Most days I am perfectly content to work with and speak only to objects. This might sound like I have gone around the bend but each object in our collection is exceptional and it is my job to interpret that story when designing exhibitions. While working alone has its benefits, even the best of us need inspiration at times and the annual meeting of the Association of Midwest Museums held October 21-24 in Kansas City provided just the lift I needed.
Usually, Midwest museum professionals from seven states comprise the meeting, but this year the 10 state Mountain-Plains Association joined our group in Kansas City—therefore, meeting in the middle.
The four days were filled with informational sessions on museum-related topics including fundraising, developing children’s programs, and ensuring visitor-safe facilities. Other events filling the days included inspirational keynote speakers, an exposition hall with cutting-edge museum technology and supplies, and evening events highlighting local museum collections with the added enticement of sampling local cuisine during the visit.
Along with listening comes the need to participate, which I did, by teaming with two colleagues to form a panel that discussed the crucial need for museum registrars to understand and interpret the language commonly used when recording the condition of objects. This meeting of the minds is important for both the long-term care of the object as well as ensuring its safe return to its lender. More than 75 colleagues joined in the discussion, brainstorming ideas to improve communication.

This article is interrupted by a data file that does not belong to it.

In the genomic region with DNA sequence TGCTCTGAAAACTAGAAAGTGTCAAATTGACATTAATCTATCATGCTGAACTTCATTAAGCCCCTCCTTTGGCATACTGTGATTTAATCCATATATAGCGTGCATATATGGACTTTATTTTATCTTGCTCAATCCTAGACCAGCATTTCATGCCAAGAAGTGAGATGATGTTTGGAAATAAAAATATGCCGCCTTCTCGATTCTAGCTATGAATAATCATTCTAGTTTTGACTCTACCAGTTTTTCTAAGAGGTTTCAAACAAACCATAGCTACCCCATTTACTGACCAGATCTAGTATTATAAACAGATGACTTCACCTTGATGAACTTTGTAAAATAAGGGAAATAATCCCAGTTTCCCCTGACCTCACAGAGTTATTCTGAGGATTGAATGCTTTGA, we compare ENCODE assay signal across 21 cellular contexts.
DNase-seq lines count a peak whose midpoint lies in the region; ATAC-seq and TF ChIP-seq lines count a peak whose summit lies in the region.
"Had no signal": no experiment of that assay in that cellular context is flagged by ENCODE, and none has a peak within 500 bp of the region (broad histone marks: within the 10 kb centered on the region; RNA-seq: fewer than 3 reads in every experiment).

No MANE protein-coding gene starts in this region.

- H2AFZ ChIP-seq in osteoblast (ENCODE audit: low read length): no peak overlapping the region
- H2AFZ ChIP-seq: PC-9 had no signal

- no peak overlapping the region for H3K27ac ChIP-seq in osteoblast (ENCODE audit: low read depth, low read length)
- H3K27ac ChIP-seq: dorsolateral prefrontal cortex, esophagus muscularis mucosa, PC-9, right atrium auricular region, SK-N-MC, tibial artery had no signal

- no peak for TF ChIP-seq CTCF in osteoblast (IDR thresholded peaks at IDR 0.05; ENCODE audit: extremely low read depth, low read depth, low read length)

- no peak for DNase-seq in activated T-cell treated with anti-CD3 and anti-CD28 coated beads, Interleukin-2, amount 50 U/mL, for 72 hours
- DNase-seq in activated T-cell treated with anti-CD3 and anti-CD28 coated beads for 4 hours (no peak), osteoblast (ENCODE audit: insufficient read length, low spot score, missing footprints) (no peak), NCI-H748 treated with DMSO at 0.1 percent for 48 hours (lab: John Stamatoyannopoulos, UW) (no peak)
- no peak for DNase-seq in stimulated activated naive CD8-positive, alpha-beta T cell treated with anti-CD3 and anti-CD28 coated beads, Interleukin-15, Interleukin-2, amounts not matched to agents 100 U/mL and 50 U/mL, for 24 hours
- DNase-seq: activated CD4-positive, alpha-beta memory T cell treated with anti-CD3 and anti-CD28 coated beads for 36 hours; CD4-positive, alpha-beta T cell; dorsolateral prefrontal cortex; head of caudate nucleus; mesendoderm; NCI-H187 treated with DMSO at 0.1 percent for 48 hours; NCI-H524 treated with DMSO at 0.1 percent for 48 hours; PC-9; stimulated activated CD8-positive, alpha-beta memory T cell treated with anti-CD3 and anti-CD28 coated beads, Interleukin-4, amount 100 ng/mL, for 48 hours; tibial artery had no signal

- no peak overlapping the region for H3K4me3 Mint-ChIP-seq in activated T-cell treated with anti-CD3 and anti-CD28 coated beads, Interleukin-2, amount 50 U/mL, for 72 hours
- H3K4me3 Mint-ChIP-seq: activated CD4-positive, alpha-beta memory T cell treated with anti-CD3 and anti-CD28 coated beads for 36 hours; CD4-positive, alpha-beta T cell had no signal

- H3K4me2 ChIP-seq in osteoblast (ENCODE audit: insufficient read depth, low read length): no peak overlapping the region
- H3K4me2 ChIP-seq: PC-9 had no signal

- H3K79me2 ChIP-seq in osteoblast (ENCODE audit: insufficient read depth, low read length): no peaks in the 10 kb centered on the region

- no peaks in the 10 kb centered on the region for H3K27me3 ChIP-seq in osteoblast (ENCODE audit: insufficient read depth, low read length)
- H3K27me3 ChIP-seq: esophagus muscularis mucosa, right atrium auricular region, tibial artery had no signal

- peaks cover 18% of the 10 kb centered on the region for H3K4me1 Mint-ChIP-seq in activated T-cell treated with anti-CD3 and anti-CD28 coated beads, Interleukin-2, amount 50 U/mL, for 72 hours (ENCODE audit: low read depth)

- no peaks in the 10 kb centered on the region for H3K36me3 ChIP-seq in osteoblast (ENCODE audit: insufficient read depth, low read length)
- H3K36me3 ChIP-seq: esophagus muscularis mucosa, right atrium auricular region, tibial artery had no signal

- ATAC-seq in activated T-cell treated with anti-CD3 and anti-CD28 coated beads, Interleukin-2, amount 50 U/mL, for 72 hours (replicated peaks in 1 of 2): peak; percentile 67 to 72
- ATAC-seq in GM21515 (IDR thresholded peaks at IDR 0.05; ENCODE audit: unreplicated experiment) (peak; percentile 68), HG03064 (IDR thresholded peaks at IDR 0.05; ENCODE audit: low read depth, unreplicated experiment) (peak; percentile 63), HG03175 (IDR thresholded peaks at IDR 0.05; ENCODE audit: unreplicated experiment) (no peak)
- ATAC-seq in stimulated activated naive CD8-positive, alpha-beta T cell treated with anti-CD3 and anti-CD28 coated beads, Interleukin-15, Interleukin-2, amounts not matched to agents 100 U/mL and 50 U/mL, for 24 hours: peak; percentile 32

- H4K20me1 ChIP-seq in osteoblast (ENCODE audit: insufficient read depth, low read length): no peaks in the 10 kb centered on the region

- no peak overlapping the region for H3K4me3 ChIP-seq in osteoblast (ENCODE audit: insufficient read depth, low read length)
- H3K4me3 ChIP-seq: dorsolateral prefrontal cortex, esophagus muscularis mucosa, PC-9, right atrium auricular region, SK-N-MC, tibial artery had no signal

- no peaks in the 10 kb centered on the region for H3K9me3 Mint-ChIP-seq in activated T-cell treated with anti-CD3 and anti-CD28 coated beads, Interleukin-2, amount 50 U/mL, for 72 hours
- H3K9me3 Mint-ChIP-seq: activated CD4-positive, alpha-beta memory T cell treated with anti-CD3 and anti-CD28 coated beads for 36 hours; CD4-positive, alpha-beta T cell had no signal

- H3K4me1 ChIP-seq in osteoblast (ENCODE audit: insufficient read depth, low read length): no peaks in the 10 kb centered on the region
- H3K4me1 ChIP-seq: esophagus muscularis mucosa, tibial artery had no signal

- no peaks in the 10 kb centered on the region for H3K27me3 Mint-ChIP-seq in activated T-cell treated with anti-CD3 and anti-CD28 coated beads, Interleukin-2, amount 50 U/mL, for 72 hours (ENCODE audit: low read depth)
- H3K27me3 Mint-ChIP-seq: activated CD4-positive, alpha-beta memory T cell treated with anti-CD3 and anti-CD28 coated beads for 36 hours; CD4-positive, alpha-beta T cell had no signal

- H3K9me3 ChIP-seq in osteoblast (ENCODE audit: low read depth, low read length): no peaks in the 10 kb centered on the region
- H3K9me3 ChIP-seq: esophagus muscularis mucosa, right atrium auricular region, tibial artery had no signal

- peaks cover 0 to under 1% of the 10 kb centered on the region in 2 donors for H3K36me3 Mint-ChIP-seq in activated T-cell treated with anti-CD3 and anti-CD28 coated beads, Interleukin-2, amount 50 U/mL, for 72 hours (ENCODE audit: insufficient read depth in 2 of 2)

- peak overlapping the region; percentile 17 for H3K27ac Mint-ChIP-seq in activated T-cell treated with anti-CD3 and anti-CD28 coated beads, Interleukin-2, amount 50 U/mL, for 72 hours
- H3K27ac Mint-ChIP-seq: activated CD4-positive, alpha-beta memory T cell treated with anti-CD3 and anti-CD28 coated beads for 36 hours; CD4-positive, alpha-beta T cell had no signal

This week I am back in the office with a renewed vigor and a dose of reality. I move forward using more concise language when writing condition reports, consult a longer list of colleagues to contact when in need of assistance, and feel an overwhelming sense of gratitude for both my colleagues at the Woodson and the greater museum community who are ready and willing at any time to share ideas, lend a hand, or meet me somewhere in the middle.